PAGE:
‘“No can do,” it replied. “The jungle is too hot and there is not a field in sight.” They could not risk having the helicopter blown out of the air. We had to find another way out of that hell and take our man to a military hospital.

  ‘Considering his condition, we only had one choice,’ the brigadier said. ‘We picked him up on the stretcher and moved quickly to the nearest road, where we flagged down a car and took control. I am a Keralite and, hence, I managed to pass off as Sri Lankan. It was easy for us to convince the driver to take us to the hospital as we blended in with the locals. It was a dangerous move. If the person whose car we were in was a sympathizer of the Tamil Tigers, we would have no hope. They were notorious for randomly stopping vehicles. But finally, we raced through the jungle and managed to get to a military hospital just in time for our injured comrade to live to tell the tale.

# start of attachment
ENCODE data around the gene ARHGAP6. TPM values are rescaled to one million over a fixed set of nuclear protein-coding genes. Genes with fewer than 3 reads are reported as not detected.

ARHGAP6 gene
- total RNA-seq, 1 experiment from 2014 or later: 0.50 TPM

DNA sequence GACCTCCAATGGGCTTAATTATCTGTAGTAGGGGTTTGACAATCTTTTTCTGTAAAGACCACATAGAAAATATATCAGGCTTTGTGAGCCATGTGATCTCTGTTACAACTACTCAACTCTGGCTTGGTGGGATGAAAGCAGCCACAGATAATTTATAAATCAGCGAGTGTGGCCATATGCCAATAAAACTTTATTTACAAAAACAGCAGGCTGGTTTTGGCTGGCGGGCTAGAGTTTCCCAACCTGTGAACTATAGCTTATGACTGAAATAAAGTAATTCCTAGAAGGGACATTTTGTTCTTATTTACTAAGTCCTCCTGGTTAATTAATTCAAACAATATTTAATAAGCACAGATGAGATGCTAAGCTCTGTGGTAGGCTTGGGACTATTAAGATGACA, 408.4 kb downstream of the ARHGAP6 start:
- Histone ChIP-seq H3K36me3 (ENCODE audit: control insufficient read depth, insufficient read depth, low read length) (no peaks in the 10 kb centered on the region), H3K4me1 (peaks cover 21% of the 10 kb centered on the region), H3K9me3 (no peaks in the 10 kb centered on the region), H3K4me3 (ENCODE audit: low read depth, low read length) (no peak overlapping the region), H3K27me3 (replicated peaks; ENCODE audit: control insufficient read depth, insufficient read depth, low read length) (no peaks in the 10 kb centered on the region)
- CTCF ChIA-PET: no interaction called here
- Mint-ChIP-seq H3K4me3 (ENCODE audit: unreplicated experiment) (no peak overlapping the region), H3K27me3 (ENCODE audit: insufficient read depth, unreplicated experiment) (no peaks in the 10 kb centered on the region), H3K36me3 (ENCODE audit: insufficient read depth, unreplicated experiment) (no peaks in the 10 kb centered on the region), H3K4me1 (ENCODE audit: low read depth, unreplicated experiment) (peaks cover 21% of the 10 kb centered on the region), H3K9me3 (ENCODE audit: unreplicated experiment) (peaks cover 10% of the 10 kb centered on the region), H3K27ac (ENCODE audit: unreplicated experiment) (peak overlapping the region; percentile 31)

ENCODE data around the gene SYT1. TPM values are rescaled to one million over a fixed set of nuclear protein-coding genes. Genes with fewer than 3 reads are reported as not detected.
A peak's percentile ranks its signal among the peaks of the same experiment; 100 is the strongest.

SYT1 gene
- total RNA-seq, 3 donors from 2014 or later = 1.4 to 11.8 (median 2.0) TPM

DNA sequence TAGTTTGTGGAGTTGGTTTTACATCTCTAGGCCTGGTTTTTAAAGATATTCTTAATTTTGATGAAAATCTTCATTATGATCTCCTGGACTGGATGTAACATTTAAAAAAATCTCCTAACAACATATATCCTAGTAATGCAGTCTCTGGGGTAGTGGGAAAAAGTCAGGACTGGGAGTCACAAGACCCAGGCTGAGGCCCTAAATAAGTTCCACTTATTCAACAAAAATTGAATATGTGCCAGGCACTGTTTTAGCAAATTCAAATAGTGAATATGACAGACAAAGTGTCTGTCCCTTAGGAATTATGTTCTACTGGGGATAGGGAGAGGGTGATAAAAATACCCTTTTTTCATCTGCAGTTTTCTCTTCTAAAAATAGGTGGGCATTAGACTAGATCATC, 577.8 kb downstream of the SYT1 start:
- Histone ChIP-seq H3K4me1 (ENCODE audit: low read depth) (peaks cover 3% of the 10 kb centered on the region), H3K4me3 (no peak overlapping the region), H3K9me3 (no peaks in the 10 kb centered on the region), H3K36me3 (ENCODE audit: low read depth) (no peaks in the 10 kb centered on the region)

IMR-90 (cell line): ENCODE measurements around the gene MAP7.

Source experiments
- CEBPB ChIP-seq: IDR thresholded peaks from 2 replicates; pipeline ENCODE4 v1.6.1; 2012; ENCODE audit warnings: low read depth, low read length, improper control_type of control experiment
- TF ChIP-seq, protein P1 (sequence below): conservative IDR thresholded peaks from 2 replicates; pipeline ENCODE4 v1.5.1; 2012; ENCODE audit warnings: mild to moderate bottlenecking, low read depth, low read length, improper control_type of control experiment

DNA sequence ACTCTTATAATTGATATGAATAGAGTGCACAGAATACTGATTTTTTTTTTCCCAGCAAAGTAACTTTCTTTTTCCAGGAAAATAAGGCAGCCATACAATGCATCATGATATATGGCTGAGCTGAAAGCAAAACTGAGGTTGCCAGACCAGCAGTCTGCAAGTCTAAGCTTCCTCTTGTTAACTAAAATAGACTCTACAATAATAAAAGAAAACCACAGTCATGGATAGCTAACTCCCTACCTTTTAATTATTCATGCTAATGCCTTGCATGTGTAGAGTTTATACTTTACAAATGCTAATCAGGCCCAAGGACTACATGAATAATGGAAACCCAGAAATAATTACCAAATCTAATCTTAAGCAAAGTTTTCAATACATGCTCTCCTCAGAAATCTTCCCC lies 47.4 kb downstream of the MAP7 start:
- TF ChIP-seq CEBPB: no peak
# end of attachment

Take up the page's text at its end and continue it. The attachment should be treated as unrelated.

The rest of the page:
‘After a few months he was back in the unit, ready to go out on duty again. This was the camaraderie within the army; we were willing to sacrifice for each other and the nation. It is this spirit that motivates us to serve more.’

  Sunil Kumar did not just talk about the heat of the jungle. He also mentioned his time on the highest battlefield on earth—the Siachen Glacier in the Himalayas. Talking about the team spirit in the army, he said: ‘I was commanding a group of men to protect the frozen Indian border, which lay on a huge chunk of ice. Life is unpredictable on the glacier. There can be avalanches, which can bury you under tonnes of falling snow. Or, in my opinion, something worse: the glacier is known for its random crevices, ice cracking open, creating canyons 100–200 feet deep. Whilst walking without being alert, if you fall through, which has happened in the past, your rescue would be hopeless. Your body would freeze as temperatures plummet to -100 degrees Celsius inside the abyss.